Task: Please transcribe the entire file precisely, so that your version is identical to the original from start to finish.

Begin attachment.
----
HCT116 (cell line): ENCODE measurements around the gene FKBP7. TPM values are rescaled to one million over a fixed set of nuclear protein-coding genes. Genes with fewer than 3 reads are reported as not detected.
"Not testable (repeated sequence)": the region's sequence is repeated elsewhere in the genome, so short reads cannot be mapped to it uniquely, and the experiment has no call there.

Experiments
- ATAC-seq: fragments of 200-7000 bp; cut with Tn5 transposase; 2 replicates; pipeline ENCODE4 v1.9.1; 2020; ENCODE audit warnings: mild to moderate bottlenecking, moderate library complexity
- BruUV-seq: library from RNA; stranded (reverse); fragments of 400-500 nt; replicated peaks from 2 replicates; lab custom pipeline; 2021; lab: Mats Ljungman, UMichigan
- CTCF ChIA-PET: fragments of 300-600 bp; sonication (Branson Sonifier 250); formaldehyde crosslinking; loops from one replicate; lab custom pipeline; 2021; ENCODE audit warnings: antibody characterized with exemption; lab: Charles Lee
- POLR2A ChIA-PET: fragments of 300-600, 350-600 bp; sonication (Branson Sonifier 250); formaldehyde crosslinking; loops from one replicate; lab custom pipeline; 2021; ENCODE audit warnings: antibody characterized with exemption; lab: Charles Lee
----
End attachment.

HCT116 (cell line): ENCODE measurements around the gene FKBP7. TPM values are rescaled to one million over a fixed set of nuclear protein-coding genes. Genes with fewer than 3 reads are reported as not detected.
"Not testable (repeated sequence)": the region's sequence is repeated elsewhere in the genome, so short reads cannot be mapped to it uniquely, and the experiment has no call there.

Experiments
- ATAC-seq: fragments of 200-7000 bp; cut with Tn5 transposase; 2 replicates; pipeline ENCODE4 v1.9.1; 2020; ENCODE audit warnings: mild to moderate bottlenecking, moderate library complexity
- BruUV-seq: library from RNA; stranded (reverse); fragments of 400-500 nt; replicated peaks from 2 replicates; lab custom pipeline; 2021; lab: Mats Ljungman, UMichigan
- CTCF ChIA-PET: fragments of 300-600 bp; sonication (Branson Sonifier 250); formaldehyde crosslinking; loops from one replicate; lab custom pipeline; 2021; ENCODE audit warnings: antibody characterized with exemption; lab: Charles Lee
- POLR2A ChIA-PET: fragments of 300-600, 350-600 bp; sonication (Branson Sonifier 250); formaldehyde crosslinking; loops from one replicate; lab custom pipeline; 2021; ENCODE audit warnings: antibody characterized with exemption; lab: Charles Lee